Having done the ECAT course we used stategies to make her feel comfortable about her choice not to talk.

 

The thing is so much of the profile is language based that if children don't choose to talk or can't talk then it's very hard to get an accurate idea of where they are at!

 

Now, this little girl is talking to us, and when a visitor came in the other day she was confident enough to almost talk her ear off!

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IMO i would assess at the level that you can prove and see....but i would include information from home in any notes i made. Of course i would discuss this with the parents so that they know why i have done it this way. The reason i would do this is because when they go to school they will need to be able to do these things independently and at the moment neither of them can. With the selective mutism there are lots of things you can do to help but this little one needs a referral to a SALT...it is a very complex and difficult condition that needs careful support there is a set of 'rules' to follow to aim towards free speech.

how old is the other little one and how long has she been in the setting?....can you really say she is hitting her developmental milestones?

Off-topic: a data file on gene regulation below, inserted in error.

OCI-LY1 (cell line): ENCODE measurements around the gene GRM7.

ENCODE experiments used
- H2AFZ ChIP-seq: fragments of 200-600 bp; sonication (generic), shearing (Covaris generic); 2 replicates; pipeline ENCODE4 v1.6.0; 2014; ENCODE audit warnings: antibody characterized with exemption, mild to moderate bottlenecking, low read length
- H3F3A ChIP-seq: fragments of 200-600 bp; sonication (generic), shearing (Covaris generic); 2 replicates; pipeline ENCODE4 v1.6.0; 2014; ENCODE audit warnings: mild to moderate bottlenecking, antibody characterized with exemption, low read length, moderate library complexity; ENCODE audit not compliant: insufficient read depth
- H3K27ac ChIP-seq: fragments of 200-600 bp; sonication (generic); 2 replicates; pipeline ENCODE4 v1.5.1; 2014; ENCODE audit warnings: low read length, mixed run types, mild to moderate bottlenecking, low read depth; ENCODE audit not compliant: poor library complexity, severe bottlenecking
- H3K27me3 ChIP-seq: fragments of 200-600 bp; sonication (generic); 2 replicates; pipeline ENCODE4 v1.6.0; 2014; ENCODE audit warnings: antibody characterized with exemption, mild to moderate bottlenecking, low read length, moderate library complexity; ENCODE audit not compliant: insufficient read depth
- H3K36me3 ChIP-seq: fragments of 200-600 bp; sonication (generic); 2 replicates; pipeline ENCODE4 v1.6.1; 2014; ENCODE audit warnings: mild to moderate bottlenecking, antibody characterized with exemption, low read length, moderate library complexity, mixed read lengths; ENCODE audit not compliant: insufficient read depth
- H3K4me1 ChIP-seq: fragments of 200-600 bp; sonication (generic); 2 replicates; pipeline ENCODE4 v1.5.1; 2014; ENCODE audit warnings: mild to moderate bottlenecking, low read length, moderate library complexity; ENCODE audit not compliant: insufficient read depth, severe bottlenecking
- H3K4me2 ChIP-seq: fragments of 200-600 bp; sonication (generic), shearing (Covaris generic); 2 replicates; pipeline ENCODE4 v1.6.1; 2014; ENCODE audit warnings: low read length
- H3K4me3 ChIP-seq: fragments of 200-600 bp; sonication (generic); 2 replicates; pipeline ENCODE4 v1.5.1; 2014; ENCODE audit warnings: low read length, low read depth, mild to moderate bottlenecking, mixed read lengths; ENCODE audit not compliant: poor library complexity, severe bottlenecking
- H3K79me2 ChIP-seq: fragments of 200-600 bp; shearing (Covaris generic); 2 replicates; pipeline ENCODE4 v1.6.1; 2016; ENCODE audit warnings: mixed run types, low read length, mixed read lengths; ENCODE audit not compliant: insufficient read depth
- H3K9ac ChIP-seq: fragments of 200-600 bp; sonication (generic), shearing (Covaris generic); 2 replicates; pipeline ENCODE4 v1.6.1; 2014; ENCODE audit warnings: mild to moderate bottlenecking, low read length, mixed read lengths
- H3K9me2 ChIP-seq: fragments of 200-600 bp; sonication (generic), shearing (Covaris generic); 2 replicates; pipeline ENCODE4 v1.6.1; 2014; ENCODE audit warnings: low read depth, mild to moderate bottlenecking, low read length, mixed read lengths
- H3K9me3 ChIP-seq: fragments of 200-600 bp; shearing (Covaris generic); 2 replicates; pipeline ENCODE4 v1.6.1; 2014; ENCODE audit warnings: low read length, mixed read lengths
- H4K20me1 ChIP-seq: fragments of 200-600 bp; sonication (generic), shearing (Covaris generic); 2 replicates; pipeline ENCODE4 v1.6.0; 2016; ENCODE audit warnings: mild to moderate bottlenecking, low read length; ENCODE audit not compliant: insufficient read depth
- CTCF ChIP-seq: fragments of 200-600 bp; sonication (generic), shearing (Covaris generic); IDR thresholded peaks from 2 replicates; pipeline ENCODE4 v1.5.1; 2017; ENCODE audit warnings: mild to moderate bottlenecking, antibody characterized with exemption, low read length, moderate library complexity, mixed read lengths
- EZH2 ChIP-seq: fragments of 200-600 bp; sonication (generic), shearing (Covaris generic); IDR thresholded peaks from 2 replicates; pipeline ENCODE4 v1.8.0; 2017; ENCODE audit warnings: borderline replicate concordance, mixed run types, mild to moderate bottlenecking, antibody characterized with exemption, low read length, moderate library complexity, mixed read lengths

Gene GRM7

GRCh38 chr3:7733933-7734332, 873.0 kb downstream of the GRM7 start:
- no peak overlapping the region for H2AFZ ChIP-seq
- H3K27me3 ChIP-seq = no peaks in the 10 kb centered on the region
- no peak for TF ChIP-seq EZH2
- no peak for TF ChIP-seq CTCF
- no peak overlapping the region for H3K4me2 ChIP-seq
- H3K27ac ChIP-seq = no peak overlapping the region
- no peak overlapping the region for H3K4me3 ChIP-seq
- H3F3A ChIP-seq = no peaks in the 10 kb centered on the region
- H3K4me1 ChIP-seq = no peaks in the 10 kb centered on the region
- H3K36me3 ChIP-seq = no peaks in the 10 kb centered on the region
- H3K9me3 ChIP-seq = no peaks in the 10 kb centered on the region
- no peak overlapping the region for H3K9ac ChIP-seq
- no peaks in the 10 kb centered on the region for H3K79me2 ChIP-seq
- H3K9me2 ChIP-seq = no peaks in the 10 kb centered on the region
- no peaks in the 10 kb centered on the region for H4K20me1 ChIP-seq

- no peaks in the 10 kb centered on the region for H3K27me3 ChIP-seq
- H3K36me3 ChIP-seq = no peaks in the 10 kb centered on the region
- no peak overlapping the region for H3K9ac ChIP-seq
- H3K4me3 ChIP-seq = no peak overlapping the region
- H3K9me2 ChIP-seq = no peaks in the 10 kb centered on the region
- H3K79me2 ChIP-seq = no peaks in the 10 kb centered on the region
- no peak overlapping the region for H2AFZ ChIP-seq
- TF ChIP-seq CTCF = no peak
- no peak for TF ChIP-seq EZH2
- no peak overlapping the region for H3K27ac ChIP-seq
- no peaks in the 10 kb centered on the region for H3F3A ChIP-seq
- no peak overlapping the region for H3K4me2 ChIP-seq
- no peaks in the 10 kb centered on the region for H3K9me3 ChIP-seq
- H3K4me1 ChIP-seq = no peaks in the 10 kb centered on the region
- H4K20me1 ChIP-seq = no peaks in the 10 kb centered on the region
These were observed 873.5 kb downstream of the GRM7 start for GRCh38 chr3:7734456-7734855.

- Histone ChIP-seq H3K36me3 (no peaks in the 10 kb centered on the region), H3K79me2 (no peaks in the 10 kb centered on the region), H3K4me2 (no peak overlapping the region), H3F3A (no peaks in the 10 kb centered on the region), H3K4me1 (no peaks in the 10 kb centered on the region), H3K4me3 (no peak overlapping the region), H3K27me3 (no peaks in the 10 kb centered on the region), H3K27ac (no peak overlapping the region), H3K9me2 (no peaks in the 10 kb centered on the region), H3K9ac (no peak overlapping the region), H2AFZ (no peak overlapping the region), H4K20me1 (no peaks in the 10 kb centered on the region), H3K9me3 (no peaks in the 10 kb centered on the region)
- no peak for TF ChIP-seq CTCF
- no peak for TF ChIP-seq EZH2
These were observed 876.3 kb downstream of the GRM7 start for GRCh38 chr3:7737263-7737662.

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Hi every one thank you for your advice. It seems for the little boy that we have to grade by what we can see in the setting but have the obs from home so that it shows he is capable and this is a choice rather than an inability to do or a developmental issue. We did discuss a SALT referral but as he is such a good talker at home mum is not keen and I can see why.

As for the other little one mum is now saying she will leave the little girl with us as of this term so I guess we will again see what happens.

 

I think this is why I don't like the assessment side of EYFS it is so soulless and doesn't really tell you anything about a child who is a 'little different' and parents get so upset or concerned no matter how many times you explain.

Edited by Johanna1
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We had a child who had delayed speech for almost a yr with oral dyspraxia

We went on our gut feeling and knew that he knew more than he could verbalise so we placed him on the bands we felt were right, we were spot on if we had looked at the guidelines without his speech he would have been under achieving this was not correct for him we knew he was higher than that